Blake, William (1757-1827) - Research Article from Encyclopedia of Philosophy

James Daugherty
This encyclopedia article consists of approximately 5┬ápages of information about Blake, William (1757–1827).
This section contains 1,219 words
(approx. 5 pages at 300 words per page)
Buy the Blake, William (1757-1827) Encyclopedia Article

Thought

Imagination

According to Blake, man is a working or constructing imagination—the creative artist is normative man. In this context there is no difference between human essence and human existence, for the imagination is the human existence itself and is also essential human nature. Works of art are neither intellectual nor emotional, motivated neither by desire nor by reason, neither free nor compelled: all such antitheses become unities in them. Even more important, the imagination destroys the antithesis of subject and object. Man starts out as an isolated intelligence in an alien nature, but the imagination creates a world in its own image, the world of cities and gardens and human communities and domesticated animals.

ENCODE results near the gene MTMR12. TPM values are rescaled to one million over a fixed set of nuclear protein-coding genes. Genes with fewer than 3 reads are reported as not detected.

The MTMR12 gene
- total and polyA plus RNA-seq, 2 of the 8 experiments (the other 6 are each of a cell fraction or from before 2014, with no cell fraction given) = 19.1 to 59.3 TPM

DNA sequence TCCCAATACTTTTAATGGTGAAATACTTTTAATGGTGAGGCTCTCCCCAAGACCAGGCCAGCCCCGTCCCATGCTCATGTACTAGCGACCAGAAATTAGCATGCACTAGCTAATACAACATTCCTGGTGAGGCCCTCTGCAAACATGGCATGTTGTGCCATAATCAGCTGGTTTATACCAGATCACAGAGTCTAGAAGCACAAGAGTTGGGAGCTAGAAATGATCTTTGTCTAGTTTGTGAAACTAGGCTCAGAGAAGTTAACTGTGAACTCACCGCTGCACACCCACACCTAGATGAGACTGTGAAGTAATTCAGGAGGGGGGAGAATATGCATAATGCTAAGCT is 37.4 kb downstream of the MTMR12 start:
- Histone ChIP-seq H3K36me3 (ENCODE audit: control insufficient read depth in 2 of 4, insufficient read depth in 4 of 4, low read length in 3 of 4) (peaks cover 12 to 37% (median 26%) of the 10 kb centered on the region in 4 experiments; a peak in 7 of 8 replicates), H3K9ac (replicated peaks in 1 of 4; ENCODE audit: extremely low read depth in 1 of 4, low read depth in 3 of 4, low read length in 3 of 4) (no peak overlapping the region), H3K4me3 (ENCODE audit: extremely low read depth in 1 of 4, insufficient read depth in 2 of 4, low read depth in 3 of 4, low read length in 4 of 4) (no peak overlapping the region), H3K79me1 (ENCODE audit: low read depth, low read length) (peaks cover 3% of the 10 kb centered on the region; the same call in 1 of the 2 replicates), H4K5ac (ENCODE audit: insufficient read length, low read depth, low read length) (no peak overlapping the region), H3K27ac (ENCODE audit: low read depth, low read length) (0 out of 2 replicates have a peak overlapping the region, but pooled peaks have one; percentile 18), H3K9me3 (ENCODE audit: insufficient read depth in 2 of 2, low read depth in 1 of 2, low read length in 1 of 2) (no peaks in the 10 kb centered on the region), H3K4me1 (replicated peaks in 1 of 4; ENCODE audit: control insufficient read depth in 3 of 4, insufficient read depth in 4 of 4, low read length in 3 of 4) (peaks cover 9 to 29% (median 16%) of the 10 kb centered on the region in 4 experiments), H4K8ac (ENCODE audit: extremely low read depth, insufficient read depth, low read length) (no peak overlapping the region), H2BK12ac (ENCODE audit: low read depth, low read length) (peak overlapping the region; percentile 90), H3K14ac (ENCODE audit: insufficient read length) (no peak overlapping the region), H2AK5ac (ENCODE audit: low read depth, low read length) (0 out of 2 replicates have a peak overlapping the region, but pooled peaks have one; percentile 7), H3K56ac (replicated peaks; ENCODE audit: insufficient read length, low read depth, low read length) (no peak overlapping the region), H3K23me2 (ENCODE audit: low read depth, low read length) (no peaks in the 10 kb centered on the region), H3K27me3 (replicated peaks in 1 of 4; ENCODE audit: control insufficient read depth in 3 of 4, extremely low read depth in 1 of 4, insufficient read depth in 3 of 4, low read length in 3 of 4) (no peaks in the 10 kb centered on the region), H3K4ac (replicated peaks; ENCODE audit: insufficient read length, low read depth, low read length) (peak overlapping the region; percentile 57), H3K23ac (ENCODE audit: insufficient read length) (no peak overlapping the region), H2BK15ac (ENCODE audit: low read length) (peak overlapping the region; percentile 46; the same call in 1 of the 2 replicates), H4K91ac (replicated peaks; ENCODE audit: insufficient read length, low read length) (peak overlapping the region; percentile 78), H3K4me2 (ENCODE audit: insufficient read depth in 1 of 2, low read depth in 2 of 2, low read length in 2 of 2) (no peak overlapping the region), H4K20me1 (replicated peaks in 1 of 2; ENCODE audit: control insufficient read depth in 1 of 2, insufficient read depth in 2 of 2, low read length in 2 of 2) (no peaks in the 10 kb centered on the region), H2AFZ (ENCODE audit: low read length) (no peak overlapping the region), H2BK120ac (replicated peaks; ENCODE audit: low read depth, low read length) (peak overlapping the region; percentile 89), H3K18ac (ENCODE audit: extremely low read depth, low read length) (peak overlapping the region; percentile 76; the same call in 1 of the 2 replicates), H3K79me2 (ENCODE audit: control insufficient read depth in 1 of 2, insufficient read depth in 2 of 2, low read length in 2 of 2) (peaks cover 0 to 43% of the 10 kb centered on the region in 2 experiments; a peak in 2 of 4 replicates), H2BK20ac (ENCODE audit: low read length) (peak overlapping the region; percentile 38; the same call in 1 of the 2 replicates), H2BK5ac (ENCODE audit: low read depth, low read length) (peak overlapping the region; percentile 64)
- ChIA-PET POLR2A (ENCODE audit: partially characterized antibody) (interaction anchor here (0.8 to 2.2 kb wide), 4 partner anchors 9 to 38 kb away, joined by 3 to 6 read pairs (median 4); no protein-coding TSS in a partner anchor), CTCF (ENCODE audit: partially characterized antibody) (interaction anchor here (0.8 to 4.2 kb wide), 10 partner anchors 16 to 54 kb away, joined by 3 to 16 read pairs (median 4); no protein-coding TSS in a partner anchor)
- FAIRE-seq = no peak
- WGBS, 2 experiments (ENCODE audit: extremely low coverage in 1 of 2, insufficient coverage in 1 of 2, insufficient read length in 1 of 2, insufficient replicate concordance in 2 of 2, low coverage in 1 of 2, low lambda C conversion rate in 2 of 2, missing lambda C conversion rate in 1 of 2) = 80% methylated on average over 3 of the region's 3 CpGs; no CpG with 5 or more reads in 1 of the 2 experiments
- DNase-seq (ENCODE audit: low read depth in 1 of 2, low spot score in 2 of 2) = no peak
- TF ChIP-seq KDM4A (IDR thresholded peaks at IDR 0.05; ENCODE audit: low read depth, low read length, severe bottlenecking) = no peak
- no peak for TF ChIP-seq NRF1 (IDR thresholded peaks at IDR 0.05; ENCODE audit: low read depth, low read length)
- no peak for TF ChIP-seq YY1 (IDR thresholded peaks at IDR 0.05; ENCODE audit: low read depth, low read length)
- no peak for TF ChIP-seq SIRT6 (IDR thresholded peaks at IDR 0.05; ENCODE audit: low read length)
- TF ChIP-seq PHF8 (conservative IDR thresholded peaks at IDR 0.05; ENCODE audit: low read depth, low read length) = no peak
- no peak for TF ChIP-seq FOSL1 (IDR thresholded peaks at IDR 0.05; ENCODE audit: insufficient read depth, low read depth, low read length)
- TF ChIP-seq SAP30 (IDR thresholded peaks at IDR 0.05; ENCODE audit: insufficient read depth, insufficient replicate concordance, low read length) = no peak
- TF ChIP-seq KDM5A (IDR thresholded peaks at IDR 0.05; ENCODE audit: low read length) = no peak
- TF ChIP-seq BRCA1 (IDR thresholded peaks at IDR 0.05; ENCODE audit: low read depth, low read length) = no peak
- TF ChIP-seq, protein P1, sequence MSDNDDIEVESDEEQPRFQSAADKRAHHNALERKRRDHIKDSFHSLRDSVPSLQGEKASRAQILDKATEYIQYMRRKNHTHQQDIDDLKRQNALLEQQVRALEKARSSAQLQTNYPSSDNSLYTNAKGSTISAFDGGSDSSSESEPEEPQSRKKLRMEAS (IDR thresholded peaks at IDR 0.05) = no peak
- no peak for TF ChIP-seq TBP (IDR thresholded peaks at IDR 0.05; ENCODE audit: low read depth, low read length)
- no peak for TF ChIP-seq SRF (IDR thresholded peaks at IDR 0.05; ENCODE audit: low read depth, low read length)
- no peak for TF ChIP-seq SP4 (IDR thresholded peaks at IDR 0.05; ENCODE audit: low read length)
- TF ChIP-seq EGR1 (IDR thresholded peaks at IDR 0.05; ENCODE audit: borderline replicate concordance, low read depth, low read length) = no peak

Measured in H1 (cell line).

Interpretation of the Bible

For Blake, the Bible is a definitive parable of human existence, as it tells how man finds himself in an unsatisfactory world and tries to build...

(read more)

This section contains 1,219 words
(approx. 5 pages at 300 words per page)
Buy the Blake, William (1757-1827) Encyclopedia Article
Copyrights
Encyclopedia of Philosophy
Blake, William (1757-1827) from Encyclopedia of Philosophy. Copyright © 2001-2006 by Macmillan Reference USA, an imprint of the Gale Group. All rights reserved.
Follow Us on Facebook